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    Debian from source
    Contributed by kvdb on Tuesday, May 21 @ 20:11:58 BST

    Ask Debianplanet
    The potato installer never asked me if I wanted to compile everything from source (ala gentoo). What is the best way to do this in Woody?
    Why is it that the precompiled packages are still the default? I can't think of any advantages but installation time savings...

    alp: Debian packages provide a list of build dependencies, stipulating which other packages which must be present for the package to be built. However, the standard Debian installer doesn't take advantage of this, so you'll have to take a different approach.

     
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  • "Debian from source" | Login/Create Account | 70 comments
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    The comments are owned by the poster. We aren't responsible for their content.

    Re: Debian from source (Score: 0, Flamebait)
    by Anonymous on Tuesday, May 21 @ 20:45:43 BST

    What do you see as the advantage to doing it this way other than beeing 3|33+ and all that ridiculous BS?

    [ Reply ]


    Some ideas on building from source (Score: 1)
    by alp (alp [at] debianplanet [dot] org) on Tuesday, May 21 @ 21:07:57 BST
    (User Info)

    This is a subject that's quite popular on the mailing lists, so I've been able to come up with some interesting resources:


    Policy proposal: Cpu extension code, this article and this one and this thread, and this thread.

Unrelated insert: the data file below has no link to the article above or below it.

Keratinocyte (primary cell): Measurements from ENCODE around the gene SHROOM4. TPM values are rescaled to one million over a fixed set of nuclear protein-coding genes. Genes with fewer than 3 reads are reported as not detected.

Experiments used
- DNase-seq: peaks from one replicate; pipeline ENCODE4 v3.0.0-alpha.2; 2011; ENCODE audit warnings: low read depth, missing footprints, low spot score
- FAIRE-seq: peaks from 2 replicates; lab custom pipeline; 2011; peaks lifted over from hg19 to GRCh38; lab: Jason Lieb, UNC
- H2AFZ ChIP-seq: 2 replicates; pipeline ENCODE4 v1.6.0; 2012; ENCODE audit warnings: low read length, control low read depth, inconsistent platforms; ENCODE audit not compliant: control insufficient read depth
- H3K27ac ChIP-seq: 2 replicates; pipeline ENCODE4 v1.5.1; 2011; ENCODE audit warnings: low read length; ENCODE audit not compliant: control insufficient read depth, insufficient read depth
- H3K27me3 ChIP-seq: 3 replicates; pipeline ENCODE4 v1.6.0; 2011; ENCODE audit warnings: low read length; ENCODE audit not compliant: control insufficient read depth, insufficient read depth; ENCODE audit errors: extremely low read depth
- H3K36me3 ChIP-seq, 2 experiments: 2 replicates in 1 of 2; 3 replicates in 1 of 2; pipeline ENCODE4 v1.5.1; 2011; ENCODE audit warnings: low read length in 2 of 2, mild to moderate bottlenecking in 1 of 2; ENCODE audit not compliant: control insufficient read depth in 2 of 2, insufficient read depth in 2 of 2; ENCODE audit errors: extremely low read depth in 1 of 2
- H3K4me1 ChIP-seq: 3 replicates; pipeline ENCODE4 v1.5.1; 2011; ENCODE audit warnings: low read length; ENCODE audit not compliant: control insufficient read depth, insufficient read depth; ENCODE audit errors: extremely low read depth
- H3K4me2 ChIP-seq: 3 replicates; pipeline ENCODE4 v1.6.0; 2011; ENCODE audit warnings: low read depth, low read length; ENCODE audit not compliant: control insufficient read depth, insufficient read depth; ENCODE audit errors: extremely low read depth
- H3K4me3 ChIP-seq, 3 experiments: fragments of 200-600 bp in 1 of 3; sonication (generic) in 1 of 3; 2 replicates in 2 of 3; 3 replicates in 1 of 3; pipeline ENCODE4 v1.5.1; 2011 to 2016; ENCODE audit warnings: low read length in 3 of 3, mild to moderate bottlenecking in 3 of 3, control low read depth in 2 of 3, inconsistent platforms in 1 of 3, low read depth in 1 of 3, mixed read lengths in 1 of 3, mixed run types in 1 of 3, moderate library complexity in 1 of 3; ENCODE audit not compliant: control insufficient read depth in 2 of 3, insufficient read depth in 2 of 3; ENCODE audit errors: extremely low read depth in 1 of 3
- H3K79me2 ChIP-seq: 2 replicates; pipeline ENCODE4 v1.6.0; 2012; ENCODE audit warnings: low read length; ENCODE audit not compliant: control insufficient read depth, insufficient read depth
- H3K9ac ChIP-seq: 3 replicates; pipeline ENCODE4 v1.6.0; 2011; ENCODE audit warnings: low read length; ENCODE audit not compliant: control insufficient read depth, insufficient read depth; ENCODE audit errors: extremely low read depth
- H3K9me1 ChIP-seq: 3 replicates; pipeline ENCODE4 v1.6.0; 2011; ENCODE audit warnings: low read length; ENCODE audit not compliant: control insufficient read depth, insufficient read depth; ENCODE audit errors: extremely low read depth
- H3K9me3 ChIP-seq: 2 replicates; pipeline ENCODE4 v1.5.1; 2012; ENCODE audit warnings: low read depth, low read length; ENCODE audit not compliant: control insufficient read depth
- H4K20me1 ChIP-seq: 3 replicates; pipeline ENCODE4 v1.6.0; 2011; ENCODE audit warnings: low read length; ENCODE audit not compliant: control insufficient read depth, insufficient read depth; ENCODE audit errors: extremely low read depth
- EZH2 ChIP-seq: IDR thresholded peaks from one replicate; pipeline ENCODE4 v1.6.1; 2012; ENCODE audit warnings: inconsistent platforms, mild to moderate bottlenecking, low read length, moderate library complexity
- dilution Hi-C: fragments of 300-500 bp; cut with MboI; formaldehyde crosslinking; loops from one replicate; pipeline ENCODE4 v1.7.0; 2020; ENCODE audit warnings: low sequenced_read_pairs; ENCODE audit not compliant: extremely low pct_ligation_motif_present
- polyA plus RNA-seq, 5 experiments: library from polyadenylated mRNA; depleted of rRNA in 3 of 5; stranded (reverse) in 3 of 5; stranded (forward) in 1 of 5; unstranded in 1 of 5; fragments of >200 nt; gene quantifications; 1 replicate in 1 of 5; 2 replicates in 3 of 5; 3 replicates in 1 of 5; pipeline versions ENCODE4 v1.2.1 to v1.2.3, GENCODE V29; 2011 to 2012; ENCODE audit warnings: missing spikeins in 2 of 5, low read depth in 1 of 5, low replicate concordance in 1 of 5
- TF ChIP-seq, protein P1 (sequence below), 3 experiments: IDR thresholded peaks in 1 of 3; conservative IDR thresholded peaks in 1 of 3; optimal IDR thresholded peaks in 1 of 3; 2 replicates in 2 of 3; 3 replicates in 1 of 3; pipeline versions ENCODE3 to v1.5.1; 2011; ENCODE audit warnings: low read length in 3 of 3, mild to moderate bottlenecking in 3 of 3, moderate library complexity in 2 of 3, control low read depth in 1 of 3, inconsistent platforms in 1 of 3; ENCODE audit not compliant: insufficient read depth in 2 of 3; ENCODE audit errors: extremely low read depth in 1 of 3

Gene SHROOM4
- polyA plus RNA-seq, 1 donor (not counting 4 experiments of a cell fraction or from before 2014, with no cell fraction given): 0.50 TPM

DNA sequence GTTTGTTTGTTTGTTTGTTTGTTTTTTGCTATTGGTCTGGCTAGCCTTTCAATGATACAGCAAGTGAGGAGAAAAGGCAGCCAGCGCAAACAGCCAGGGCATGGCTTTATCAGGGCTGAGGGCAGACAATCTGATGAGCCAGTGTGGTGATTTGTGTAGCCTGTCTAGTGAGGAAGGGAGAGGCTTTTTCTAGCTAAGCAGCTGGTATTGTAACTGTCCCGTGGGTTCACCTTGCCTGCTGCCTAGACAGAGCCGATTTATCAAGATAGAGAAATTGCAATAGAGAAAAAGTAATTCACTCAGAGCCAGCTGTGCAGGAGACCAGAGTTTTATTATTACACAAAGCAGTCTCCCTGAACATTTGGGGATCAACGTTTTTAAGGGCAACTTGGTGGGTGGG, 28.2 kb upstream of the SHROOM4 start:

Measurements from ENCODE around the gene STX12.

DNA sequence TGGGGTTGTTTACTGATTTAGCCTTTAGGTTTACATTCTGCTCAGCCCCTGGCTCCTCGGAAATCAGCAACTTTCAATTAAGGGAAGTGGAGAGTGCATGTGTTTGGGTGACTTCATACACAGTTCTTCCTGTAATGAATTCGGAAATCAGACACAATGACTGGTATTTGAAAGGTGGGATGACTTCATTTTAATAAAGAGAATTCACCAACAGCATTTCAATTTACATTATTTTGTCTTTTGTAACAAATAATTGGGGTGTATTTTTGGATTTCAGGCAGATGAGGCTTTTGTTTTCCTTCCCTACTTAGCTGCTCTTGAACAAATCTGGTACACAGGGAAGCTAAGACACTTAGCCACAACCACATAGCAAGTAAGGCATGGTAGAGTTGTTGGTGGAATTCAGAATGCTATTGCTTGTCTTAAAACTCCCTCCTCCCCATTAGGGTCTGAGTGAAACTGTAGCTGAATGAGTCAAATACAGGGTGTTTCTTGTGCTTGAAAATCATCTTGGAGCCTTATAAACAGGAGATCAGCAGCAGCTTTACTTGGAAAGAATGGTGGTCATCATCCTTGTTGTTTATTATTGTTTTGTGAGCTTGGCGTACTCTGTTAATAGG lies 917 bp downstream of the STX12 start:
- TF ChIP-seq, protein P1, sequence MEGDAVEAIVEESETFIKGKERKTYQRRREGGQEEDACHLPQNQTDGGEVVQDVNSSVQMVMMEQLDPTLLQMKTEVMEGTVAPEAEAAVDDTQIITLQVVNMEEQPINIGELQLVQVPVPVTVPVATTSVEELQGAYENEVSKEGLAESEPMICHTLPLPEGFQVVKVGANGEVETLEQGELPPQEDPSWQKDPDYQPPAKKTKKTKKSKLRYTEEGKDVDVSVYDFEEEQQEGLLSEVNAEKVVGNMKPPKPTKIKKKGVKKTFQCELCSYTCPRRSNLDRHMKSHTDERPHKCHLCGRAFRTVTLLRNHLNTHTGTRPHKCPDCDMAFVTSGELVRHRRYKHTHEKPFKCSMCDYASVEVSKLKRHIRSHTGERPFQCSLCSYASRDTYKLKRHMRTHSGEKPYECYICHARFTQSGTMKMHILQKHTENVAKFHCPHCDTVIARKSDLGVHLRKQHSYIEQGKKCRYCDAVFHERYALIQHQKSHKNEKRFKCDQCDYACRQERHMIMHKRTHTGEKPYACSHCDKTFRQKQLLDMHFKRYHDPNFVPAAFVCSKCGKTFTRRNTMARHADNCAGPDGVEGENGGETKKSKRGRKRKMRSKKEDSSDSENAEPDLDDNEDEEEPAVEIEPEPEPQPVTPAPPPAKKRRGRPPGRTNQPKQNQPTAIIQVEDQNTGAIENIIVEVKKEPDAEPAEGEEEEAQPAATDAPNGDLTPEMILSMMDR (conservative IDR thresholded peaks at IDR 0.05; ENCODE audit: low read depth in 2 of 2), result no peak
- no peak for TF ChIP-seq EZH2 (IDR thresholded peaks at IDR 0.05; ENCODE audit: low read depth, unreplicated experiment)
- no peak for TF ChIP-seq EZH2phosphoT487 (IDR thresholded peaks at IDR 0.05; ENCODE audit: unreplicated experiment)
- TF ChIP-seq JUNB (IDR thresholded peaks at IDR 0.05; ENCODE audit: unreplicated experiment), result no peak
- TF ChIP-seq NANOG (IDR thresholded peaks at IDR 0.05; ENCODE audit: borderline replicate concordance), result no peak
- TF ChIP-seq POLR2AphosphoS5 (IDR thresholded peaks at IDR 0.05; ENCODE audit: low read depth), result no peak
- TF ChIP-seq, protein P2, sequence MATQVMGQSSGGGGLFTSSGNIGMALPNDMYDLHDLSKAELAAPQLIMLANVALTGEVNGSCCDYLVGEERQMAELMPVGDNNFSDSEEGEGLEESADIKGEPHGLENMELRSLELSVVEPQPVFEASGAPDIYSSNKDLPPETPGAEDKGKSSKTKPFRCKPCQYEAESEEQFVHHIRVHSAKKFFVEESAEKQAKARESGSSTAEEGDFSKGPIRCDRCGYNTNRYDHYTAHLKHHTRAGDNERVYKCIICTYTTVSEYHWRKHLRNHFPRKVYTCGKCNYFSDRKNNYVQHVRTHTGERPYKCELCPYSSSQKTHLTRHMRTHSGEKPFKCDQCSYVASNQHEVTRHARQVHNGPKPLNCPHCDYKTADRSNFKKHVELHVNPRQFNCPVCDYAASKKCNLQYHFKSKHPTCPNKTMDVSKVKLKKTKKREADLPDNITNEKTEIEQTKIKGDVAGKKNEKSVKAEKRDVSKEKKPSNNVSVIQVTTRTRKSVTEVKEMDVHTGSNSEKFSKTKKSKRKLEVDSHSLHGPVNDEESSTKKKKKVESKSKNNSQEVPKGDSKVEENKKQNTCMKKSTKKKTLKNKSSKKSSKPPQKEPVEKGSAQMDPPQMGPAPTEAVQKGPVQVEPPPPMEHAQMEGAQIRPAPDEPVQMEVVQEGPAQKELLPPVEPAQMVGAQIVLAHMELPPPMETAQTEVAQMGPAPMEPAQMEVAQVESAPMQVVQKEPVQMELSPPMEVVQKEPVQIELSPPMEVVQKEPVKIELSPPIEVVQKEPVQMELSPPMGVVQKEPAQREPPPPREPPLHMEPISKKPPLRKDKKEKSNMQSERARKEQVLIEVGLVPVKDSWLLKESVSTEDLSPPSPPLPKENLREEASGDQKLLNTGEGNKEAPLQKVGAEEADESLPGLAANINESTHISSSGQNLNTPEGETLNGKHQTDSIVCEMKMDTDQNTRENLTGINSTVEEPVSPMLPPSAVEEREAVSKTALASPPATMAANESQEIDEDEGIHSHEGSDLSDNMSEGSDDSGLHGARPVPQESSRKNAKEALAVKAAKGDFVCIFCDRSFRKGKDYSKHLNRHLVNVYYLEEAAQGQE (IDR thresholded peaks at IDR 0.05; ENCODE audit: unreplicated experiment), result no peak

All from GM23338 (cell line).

[ Reply ]


    Re: Debian from source (Score: 1, Funny)
    by Anonymous on Tuesday, May 21 @ 23:13:28 BST

    By the way, it's not "ala Gentoo", it's "à la Gentoo".

    My 2 eurocents 😉

    [ Reply ]


    Re: Debian from source (Score: 3, Interesting)
    by Stef on Tuesday, May 21 @ 23:40:53 BST
    (User Info)

    I've been using both Debian and OpenBSD for some time now.

    With OpenBSD's short list of pre-compiled software I have been forced to use the infamous ports tree. More then once have I sat in front of my PC waiting for a package to compile only to have a compile time error!! To boot, you always need to compile the majority of the package dependencies before compiling the actual package that you desire. This is very time consuming on an 550MHz Athlon with 288MB of RAM!!

    On the other hand I've never had the need to attemp to compile my own optimized version of any Debian package. Debian has a huge list of pre-compiled packages that are of the highest quality.

    However, I think that Debian should provide a means for freaks or power users (which ever you want to call them) to compile their own optimized packages. There is no need to have pre-compiled optimized packages when the majority of users will want to optimize further or compile for their specific system